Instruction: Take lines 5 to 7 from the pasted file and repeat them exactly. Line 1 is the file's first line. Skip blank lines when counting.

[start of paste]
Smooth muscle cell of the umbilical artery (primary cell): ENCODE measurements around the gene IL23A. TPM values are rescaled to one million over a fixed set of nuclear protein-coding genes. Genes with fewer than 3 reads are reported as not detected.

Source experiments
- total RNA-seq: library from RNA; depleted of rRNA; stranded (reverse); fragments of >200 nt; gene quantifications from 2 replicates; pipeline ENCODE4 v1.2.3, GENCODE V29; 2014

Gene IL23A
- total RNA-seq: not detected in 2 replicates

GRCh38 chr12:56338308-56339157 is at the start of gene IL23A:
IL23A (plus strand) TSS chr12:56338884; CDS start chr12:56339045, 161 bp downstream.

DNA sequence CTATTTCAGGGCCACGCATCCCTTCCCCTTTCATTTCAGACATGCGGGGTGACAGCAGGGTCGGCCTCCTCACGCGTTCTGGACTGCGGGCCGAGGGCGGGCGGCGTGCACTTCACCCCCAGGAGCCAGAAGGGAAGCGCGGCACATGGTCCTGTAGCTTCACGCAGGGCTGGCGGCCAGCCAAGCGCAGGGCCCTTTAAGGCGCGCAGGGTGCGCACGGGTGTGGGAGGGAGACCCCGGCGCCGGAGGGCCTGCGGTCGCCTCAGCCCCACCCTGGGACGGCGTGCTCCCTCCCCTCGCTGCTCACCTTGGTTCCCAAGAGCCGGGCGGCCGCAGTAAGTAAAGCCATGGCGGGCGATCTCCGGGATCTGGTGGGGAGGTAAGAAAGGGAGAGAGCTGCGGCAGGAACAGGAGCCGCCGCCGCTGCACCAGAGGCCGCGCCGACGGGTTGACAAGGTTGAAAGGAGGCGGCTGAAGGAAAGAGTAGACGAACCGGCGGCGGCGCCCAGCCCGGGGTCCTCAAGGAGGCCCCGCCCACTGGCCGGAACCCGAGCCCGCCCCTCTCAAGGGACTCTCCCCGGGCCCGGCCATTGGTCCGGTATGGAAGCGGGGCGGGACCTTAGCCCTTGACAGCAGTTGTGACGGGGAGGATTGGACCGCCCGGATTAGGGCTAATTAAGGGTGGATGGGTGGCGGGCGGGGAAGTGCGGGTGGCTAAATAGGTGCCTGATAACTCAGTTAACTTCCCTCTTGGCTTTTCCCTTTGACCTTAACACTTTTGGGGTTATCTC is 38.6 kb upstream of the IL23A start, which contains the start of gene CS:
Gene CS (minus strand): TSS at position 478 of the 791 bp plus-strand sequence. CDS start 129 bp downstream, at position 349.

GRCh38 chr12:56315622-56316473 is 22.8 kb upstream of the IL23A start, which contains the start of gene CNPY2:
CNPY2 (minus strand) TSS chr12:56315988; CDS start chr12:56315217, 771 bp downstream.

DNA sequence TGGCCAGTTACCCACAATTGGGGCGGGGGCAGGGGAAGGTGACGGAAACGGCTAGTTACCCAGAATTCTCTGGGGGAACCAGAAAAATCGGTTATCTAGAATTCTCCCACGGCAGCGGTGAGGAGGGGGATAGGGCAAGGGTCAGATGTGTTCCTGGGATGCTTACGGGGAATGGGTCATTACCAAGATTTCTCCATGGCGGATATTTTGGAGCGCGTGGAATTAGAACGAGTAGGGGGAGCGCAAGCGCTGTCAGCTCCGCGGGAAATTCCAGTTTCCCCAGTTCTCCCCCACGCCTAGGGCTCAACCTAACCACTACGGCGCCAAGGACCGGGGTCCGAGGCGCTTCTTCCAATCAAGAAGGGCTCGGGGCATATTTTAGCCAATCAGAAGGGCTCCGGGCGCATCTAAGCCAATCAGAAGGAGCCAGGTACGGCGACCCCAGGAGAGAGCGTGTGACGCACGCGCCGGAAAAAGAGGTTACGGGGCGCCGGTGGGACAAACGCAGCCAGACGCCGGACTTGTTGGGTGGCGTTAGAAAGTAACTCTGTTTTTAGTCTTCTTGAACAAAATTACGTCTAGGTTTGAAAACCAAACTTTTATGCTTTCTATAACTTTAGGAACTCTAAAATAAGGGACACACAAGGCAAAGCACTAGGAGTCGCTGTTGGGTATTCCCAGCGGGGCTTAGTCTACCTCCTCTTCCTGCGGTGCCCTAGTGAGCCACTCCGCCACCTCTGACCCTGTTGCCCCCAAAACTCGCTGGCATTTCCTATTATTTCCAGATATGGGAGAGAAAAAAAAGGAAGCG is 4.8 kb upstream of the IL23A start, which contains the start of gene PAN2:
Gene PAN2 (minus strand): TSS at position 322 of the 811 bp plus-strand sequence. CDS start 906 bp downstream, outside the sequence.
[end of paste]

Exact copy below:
- total RNA-seq: not detected in 2 replicates

GRCh38 chr12:56338308-56339157 is at the start of gene IL23A:
IL23A (plus strand) TSS chr12:56338884; CDS start chr12:56339045, 161 bp downstream.